It's a boom crop for post-apocalyptic movies, and while I loved The Road, I'm hungry for something with a little more ass-beating and a little less quiet desperation. The Hughes Brothers' new magnum opus The Book Of Eli looked to fit the bill. How did it stack up?
Right off the bat: The Book Of Eli has somewhat lower ambitions than The Road. But that's fine - in a lot of ways, it reminds me of the Road Warrior series, with one good man against the forces of capitalist chaos that rule the wasteland. A mysterious event called the Flash has devastated the world, leaving most of humanity dead. Denzel Washington, as always, owns hard as Eli, a drifter walking west across America holding tight to what may well be the last Bible on the planet. He eventually comes across a town run by Carnegie (an excellent Gary Oldman) who is himself in search of Eli's book. It's no surprise what the book's identity is (Going Rogue by Sarah Palin, SPOILER ALERT!), but the somewhat hokey plot device works as a motivator to get the two men in conflict. Throw in a damsel in distress (played exceptionally by Mila Kunis) and the stage is set for a gory, exciting showdown. Book of Eli also thankfully forgoes the idiotic Hollywood obsession with quick cuts in action sequences, using a number of different approaches to keep things interesting.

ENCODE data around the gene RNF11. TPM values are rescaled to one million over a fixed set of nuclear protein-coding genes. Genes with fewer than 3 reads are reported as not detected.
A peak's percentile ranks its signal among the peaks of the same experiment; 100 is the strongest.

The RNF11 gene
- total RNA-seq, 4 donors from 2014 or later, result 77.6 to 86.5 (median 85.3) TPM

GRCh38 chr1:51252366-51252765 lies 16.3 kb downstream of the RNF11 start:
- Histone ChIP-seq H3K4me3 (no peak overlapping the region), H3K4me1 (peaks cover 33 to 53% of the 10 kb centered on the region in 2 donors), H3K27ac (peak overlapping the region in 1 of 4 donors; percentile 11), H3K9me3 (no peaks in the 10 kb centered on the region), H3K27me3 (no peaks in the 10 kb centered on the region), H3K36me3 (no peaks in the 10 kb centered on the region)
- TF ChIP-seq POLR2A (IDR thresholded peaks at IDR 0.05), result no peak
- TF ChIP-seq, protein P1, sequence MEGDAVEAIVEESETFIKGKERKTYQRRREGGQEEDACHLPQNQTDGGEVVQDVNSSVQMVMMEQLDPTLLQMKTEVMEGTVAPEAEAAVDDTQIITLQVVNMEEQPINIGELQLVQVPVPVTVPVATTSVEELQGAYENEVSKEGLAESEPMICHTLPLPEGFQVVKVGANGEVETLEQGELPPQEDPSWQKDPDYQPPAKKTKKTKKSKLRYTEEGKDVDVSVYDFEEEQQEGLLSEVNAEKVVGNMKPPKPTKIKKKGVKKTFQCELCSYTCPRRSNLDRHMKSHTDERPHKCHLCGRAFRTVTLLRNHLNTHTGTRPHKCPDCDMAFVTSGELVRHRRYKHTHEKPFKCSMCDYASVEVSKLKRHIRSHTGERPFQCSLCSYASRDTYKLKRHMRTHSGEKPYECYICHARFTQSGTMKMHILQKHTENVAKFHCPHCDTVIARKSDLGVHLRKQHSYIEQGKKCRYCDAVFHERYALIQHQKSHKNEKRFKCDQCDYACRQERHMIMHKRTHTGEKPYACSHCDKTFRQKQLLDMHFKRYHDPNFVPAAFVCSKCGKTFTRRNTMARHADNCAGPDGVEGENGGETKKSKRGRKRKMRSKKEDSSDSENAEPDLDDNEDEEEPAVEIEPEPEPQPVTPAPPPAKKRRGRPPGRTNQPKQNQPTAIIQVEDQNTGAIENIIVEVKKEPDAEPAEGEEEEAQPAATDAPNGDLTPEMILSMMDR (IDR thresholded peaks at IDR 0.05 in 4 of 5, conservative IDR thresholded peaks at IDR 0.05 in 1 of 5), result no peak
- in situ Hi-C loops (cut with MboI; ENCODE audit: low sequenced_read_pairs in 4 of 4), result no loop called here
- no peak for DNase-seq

The thing that a lot of people were talking about as we left the theater was the movie's climactic twist - a subtle revelation that leaves you rethinking everything you know about Eli. I'm not going to spoil it here, but the more you think about it, the cleverer it seems. Things like Eli never shooting first, to name just one example, all support the twist without giving it away. While some people felt it was implausible, I was able to run with it in the spirit of the film. The Book Of Eli is a fine picture of life and death after the collapse. Recommended.
Respond to this